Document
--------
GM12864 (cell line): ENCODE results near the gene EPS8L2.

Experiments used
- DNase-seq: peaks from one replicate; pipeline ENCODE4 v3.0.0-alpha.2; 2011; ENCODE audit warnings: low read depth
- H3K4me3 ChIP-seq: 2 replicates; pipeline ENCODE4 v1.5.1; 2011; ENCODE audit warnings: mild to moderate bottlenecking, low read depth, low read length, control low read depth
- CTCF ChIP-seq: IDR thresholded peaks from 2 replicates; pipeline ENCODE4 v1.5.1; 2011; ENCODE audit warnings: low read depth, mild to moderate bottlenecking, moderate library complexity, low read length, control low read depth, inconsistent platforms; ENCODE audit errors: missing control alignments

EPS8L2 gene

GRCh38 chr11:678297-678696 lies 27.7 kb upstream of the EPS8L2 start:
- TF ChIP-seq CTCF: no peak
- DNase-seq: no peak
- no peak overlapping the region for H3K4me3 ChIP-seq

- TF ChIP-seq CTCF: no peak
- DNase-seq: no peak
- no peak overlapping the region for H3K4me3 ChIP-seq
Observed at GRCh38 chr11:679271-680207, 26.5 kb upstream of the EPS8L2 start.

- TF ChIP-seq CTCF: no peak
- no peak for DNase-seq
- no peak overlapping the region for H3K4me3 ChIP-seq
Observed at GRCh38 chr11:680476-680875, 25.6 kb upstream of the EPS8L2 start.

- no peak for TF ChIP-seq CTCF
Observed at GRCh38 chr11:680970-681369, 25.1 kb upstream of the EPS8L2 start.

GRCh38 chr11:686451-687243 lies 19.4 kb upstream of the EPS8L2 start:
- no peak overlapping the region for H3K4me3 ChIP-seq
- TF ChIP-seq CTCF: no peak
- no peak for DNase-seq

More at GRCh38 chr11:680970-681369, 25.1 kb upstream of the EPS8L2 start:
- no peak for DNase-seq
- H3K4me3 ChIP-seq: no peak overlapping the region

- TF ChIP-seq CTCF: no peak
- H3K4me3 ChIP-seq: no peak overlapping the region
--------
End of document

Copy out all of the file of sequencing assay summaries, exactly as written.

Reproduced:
GM12864 (cell line): ENCODE results near the gene EPS8L2.

Experiments used
- DNase-seq: peaks from one replicate; pipeline ENCODE4 v3.0.0-alpha.2; 2011; ENCODE audit warnings: low read depth
- H3K4me3 ChIP-seq: 2 replicates; pipeline ENCODE4 v1.5.1; 2011; ENCODE audit warnings: mild to moderate bottlenecking, low read depth, low read length, control low read depth
- CTCF ChIP-seq: IDR thresholded peaks from 2 replicates; pipeline ENCODE4 v1.5.1; 2011; ENCODE audit warnings: low read depth, mild to moderate bottlenecking, moderate library complexity, low read length, control low read depth, inconsistent platforms; ENCODE audit errors: missing control alignments

EPS8L2 gene

GRCh38 chr11:678297-678696 lies 27.7 kb upstream of the EPS8L2 start:
- TF ChIP-seq CTCF: no peak
- DNase-seq: no peak
- no peak overlapping the region for H3K4me3 ChIP-seq

- TF ChIP-seq CTCF: no peak
- DNase-seq: no peak
- no peak overlapping the region for H3K4me3 ChIP-seq
Observed at GRCh38 chr11:679271-680207, 26.5 kb upstream of the EPS8L2 start.

- TF ChIP-seq CTCF: no peak
- no peak for DNase-seq
- no peak overlapping the region for H3K4me3 ChIP-seq
Observed at GRCh38 chr11:680476-680875, 25.6 kb upstream of the EPS8L2 start.

- no peak for TF ChIP-seq CTCF
Observed at GRCh38 chr11:680970-681369, 25.1 kb upstream of the EPS8L2 start.

GRCh38 chr11:686451-687243 lies 19.4 kb upstream of the EPS8L2 start:
- no peak overlapping the region for H3K4me3 ChIP-seq
- TF ChIP-seq CTCF: no peak
- no peak for DNase-seq

More at GRCh38 chr11:680970-681369, 25.1 kb upstream of the EPS8L2 start:
- no peak for DNase-seq
- H3K4me3 ChIP-seq: no peak overlapping the region

- TF ChIP-seq CTCF: no peak
- H3K4me3 ChIP-seq: no peak overlapping the region